Research & U: Musical Electronics


By Calder Phillips-Grafflin

This winter and spring, the Sci/Tech section will be running a series of articles on senior projects in Division 3 (Math and the Sciences) and Division 4 (Engineering and Computer Science). Note that the featured projects are chosen by their departments.

Jacob Larocca’s senior project allows him to create music in real time by tap-dancing in modified tap shoes. Last spring, in advance of a demonstration at the Steinmetz Symposium, we ran an article discussing the development of Jacob’s project, which we’ve reproduced below.

The following was originally published in the May 12th, 2011 issue of the Concordy. See website for the original article.

If you weren’t planning on going to the Steinmetz performances this Friday, think again. Jacob LaRocca ’12, an Electrical Engineering major, will be demonstrating his MIDI Tap Shoes. Simply put, they allow Larocca to create music in real time by tap-dancing in the shoes.

How do the shoes work? In theory, the design is actually quite simple; sensors in the tap shoes detect the taps, and an Arduino microcontroller processes the signals into MIDI commands and sends them to a computer. This communication is done over a simple radio link. On the computer, the MIDI is converted into standard audio signals, which are played back over a sound system.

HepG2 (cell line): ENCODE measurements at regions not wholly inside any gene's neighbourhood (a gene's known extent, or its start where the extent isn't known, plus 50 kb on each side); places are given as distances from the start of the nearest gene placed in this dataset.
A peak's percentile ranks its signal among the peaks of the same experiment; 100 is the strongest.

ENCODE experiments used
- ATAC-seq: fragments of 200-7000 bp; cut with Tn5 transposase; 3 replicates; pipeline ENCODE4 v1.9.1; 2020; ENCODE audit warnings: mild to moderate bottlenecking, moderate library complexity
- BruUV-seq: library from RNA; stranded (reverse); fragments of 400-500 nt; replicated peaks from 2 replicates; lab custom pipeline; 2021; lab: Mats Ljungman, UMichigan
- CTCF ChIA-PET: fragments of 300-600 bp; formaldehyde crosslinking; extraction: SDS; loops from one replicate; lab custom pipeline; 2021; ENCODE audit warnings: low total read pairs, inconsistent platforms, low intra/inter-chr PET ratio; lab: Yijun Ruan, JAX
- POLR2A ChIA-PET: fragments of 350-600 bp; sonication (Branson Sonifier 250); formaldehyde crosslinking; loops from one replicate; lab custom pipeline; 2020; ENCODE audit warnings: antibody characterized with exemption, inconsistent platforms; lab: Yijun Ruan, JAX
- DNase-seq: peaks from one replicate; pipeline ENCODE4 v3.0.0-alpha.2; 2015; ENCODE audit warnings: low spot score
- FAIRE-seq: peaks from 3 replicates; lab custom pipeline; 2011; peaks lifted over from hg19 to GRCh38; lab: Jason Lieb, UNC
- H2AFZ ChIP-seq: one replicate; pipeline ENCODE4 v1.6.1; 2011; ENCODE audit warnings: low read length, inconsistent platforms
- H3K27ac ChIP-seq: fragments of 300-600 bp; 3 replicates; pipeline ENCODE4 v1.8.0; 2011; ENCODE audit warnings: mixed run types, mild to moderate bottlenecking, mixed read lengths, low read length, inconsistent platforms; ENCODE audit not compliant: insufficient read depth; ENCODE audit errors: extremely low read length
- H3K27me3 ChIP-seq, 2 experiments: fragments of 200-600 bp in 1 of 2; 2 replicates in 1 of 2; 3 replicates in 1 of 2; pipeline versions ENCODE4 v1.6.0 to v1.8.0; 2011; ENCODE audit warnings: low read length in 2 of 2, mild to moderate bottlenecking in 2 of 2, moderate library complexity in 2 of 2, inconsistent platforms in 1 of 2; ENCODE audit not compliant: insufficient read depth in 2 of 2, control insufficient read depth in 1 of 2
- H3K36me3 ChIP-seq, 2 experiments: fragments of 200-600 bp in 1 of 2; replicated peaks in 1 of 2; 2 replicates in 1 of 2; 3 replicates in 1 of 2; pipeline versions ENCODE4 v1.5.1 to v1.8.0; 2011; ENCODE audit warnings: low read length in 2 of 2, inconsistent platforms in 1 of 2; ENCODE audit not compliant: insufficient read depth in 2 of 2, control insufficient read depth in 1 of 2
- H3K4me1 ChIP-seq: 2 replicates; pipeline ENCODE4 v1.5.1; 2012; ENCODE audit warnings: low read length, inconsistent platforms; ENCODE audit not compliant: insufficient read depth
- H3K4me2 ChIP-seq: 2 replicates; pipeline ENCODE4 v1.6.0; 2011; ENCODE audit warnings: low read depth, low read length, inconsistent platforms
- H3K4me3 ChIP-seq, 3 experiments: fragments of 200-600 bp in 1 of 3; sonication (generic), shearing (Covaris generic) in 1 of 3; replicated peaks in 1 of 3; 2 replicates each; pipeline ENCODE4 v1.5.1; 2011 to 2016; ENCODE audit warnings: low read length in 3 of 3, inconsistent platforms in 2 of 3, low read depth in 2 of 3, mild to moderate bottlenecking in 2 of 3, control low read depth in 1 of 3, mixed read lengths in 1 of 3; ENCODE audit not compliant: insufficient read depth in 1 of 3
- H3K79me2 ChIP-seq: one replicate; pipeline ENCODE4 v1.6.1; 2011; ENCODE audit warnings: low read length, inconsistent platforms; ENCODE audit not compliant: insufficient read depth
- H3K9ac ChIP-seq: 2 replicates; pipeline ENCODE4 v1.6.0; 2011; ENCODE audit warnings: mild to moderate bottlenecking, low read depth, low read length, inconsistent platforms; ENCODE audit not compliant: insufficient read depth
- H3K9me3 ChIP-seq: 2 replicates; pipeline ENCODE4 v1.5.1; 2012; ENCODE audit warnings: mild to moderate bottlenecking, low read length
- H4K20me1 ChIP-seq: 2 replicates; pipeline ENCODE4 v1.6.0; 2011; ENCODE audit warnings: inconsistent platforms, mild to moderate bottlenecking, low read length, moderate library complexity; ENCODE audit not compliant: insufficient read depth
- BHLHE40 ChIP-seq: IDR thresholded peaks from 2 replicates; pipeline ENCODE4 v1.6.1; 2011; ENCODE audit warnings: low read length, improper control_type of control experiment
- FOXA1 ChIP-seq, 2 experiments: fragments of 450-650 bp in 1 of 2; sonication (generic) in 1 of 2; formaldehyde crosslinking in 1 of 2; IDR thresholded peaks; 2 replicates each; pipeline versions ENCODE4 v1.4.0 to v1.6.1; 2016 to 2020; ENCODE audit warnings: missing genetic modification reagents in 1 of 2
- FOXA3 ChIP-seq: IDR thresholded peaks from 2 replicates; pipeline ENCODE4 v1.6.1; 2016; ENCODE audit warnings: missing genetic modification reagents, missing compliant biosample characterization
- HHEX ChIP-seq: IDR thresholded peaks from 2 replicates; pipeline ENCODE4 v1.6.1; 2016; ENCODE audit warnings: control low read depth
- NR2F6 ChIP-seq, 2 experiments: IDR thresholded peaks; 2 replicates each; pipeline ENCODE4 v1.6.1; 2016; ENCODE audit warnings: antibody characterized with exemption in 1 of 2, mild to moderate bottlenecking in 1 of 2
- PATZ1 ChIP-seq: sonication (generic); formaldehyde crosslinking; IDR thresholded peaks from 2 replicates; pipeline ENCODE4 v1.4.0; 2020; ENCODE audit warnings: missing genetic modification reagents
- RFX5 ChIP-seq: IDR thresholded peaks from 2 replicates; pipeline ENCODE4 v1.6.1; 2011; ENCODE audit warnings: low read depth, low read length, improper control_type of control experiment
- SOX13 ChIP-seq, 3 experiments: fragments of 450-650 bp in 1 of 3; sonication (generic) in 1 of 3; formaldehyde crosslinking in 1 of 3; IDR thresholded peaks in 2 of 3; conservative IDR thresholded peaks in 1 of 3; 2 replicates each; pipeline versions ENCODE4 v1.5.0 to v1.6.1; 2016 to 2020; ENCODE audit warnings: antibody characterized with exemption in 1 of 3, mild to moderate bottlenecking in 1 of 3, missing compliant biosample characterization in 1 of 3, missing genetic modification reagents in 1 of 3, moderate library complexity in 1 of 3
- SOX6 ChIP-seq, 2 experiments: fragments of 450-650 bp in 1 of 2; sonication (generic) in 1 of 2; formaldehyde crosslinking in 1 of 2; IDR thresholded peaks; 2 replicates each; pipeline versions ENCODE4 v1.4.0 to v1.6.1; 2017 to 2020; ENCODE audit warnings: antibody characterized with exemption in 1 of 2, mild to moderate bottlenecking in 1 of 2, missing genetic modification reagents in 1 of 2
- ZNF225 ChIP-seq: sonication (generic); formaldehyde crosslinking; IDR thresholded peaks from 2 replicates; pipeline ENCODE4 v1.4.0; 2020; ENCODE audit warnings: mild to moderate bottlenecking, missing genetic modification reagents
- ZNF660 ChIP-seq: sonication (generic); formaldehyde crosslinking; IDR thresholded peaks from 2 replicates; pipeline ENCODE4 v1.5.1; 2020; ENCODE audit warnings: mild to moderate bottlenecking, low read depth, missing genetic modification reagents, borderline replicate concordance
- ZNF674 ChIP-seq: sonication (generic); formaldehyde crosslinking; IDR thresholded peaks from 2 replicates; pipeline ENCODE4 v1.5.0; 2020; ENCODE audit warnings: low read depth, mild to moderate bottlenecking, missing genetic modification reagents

For those of you who aren’t musicians, MIDI is a standard method of representing musical notes. MIDI is used to communicate between almost all electronic instruments like keyboards, drums and synthesizers. For the tap shoes, it allows the creation of precise, repeatable notes.

According to LaRocca, the hardest part of the project was “deciding which sensors to use. There are hundreds of different sensors.” He initially went with triple-axis accelerometers, but it turned out to be too complicated. Instead, the shoes now use piezoelectric sensors. These sensors produce an output when subjected to an impact, which is perfect for sensing taps.

After the Steinmetz performance, Larocca intends to continue working with the shoes: “Once this round is done, functionality will only increase.” He intends to add more sensors and controls to the shoes, which would allow them to produce more different notes. In addition, he intends to add sensors and inputs to his hands and arms, which will allow more control while he’s using the shoes.

Look forward to seeing the shoes in action on Friday (4 p.m. in the Nott) and at a poster session (12:20 p.m. in the Wold atrium), and expect to hear more about them next year as the shoes continue to improve.


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